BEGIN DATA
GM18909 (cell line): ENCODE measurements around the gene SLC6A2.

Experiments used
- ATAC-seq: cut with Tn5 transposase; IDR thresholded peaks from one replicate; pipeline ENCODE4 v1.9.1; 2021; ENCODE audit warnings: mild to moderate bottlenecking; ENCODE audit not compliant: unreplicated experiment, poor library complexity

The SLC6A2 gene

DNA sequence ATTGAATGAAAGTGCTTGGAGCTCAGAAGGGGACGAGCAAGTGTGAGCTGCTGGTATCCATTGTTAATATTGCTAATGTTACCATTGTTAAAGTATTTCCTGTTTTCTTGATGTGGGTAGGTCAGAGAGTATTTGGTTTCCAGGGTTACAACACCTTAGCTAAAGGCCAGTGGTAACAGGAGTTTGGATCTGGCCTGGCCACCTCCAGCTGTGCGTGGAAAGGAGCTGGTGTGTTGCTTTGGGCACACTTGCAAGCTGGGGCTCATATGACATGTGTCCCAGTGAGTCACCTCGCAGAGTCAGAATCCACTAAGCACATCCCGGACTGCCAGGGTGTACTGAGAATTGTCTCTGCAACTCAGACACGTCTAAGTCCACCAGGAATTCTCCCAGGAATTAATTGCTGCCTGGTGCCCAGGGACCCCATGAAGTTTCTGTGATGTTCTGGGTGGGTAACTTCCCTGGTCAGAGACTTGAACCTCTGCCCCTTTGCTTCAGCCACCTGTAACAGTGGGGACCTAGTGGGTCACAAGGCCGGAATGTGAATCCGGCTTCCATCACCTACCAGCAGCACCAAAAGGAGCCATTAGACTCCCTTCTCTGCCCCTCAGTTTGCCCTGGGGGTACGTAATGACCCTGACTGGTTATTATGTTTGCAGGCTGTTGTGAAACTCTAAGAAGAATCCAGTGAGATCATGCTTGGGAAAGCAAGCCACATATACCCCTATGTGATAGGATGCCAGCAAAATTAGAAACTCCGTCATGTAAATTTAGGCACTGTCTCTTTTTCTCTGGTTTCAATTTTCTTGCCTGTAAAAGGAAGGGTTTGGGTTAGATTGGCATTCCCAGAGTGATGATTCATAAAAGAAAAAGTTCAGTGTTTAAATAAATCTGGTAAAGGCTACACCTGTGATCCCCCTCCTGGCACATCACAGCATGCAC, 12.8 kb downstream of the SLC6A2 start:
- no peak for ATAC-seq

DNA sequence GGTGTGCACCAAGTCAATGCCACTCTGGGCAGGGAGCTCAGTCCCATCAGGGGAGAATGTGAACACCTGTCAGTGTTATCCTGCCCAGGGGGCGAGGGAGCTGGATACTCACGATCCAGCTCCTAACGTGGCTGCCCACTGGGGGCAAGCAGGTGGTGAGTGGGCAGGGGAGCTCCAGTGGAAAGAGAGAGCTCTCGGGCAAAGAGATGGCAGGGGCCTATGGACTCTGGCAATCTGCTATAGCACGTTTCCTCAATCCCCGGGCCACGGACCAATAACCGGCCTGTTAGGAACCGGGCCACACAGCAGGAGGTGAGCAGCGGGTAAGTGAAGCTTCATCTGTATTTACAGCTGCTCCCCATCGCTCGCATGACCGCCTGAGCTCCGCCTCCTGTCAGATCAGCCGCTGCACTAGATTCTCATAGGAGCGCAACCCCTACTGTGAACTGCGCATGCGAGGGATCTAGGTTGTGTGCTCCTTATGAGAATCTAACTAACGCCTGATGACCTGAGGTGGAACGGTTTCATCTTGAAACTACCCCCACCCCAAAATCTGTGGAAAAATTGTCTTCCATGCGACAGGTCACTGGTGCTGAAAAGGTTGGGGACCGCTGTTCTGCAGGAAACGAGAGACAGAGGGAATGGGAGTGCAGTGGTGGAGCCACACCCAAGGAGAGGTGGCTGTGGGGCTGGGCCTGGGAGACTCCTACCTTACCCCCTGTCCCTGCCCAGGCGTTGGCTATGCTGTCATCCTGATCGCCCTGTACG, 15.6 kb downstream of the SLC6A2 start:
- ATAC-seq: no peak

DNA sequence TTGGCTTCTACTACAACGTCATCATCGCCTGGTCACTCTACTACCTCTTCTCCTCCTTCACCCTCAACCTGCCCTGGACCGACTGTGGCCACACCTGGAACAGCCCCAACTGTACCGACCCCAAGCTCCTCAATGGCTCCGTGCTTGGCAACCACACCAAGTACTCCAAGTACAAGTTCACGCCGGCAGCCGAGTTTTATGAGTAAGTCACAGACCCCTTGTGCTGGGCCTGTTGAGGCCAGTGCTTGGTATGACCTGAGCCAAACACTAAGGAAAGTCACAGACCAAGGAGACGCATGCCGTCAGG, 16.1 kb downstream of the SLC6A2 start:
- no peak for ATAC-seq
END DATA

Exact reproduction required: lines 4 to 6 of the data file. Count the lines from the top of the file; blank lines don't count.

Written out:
The SLC6A2 gene

DNA sequence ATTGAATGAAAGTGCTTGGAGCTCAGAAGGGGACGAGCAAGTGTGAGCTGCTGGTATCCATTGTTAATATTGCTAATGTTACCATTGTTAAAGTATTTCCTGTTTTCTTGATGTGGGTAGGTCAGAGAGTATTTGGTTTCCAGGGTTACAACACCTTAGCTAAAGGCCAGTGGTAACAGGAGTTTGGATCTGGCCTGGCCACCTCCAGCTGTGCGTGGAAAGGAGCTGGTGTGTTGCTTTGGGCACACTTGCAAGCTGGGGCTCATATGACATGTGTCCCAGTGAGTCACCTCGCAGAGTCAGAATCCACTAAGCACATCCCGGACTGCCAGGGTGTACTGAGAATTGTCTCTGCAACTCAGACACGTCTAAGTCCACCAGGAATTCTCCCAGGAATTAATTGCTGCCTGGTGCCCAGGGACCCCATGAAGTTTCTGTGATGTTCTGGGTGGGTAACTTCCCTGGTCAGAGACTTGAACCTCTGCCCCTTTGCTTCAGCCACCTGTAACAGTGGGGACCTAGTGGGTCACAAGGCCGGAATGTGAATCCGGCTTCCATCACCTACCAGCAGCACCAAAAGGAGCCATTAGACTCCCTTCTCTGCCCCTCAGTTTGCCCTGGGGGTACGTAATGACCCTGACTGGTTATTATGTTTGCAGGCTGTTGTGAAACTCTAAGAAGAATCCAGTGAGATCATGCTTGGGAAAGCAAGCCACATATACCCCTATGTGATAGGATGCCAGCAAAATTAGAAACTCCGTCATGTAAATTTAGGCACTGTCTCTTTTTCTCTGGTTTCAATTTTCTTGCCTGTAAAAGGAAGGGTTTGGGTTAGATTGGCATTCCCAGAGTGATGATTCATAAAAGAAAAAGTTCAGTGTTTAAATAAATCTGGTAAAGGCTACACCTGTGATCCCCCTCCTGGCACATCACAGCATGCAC, 12.8 kb downstream of the SLC6A2 start:
- no peak for ATAC-seq